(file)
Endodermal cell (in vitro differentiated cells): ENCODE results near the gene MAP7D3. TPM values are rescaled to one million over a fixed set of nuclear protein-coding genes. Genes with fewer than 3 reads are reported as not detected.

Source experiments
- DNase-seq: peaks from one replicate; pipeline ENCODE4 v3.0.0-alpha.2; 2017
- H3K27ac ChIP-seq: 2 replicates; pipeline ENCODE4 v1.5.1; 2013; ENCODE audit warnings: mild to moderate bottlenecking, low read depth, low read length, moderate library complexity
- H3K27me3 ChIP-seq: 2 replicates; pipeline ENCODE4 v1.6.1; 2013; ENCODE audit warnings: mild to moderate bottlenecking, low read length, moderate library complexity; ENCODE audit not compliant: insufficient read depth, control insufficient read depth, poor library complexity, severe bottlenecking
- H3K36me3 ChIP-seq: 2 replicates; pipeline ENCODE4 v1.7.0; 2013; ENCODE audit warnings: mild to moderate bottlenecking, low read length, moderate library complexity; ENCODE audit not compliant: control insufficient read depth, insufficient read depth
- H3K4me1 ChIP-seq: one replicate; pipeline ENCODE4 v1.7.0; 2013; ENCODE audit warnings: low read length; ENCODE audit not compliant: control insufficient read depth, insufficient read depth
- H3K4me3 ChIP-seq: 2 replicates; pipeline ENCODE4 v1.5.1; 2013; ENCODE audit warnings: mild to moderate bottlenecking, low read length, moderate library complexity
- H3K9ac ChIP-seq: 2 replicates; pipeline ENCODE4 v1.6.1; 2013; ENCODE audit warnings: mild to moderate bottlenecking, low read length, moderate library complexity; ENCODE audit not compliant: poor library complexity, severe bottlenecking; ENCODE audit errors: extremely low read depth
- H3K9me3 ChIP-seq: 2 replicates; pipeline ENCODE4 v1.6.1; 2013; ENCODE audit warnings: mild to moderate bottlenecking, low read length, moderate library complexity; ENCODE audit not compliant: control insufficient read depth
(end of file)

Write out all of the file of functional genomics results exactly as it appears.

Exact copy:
Endodermal cell (in vitro differentiated cells): ENCODE results near the gene MAP7D3. TPM values are rescaled to one million over a fixed set of nuclear protein-coding genes. Genes with fewer than 3 reads are reported as not detected.

Source experiments
- DNase-seq: peaks from one replicate; pipeline ENCODE4 v3.0.0-alpha.2; 2017
- H3K27ac ChIP-seq: 2 replicates; pipeline ENCODE4 v1.5.1; 2013; ENCODE audit warnings: mild to moderate bottlenecking, low read depth, low read length, moderate library complexity
- H3K27me3 ChIP-seq: 2 replicates; pipeline ENCODE4 v1.6.1; 2013; ENCODE audit warnings: mild to moderate bottlenecking, low read length, moderate library complexity; ENCODE audit not compliant: insufficient read depth, control insufficient read depth, poor library complexity, severe bottlenecking
- H3K36me3 ChIP-seq: 2 replicates; pipeline ENCODE4 v1.7.0; 2013; ENCODE audit warnings: mild to moderate bottlenecking, low read length, moderate library complexity; ENCODE audit not compliant: control insufficient read depth, insufficient read depth
- H3K4me1 ChIP-seq: one replicate; pipeline ENCODE4 v1.7.0; 2013; ENCODE audit warnings: low read length; ENCODE audit not compliant: control insufficient read depth, insufficient read depth
- H3K4me3 ChIP-seq: 2 replicates; pipeline ENCODE4 v1.5.1; 2013; ENCODE audit warnings: mild to moderate bottlenecking, low read length, moderate library complexity
- H3K9ac ChIP-seq: 2 replicates; pipeline ENCODE4 v1.6.1; 2013; ENCODE audit warnings: mild to moderate bottlenecking, low read length, moderate library complexity; ENCODE audit not compliant: poor library complexity, severe bottlenecking; ENCODE audit errors: extremely low read depth
- H3K9me3 ChIP-seq: 2 replicates; pipeline ENCODE4 v1.6.1; 2013; ENCODE audit warnings: mild to moderate bottlenecking, low read length, moderate library complexity; ENCODE audit not compliant: control insufficient read depth